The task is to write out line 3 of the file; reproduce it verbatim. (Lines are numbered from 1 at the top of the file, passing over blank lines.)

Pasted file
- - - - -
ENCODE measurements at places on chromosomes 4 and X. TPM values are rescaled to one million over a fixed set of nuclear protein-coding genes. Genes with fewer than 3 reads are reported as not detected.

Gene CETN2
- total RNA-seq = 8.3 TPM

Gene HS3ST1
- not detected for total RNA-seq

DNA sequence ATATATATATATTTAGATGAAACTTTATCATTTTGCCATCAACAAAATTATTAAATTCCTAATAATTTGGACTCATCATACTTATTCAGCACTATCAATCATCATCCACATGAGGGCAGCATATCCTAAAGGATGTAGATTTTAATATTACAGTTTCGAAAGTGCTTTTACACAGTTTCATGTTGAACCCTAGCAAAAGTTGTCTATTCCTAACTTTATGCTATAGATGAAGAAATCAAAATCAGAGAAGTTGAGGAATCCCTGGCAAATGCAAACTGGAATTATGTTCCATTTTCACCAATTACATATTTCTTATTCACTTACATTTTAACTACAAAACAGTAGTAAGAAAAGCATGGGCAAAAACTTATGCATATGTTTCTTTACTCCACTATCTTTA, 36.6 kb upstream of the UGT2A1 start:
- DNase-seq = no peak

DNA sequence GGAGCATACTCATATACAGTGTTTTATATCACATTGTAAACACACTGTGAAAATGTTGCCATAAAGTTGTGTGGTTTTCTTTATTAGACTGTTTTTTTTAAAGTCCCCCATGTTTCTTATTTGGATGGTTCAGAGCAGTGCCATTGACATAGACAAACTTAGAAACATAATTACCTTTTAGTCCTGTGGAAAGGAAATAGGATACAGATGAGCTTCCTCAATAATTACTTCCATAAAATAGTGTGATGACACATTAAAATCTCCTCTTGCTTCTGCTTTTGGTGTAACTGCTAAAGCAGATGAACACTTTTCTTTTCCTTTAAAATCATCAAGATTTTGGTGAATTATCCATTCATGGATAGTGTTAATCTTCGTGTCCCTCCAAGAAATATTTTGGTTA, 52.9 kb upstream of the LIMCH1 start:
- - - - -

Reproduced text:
- total RNA-seq = 8.3 TPM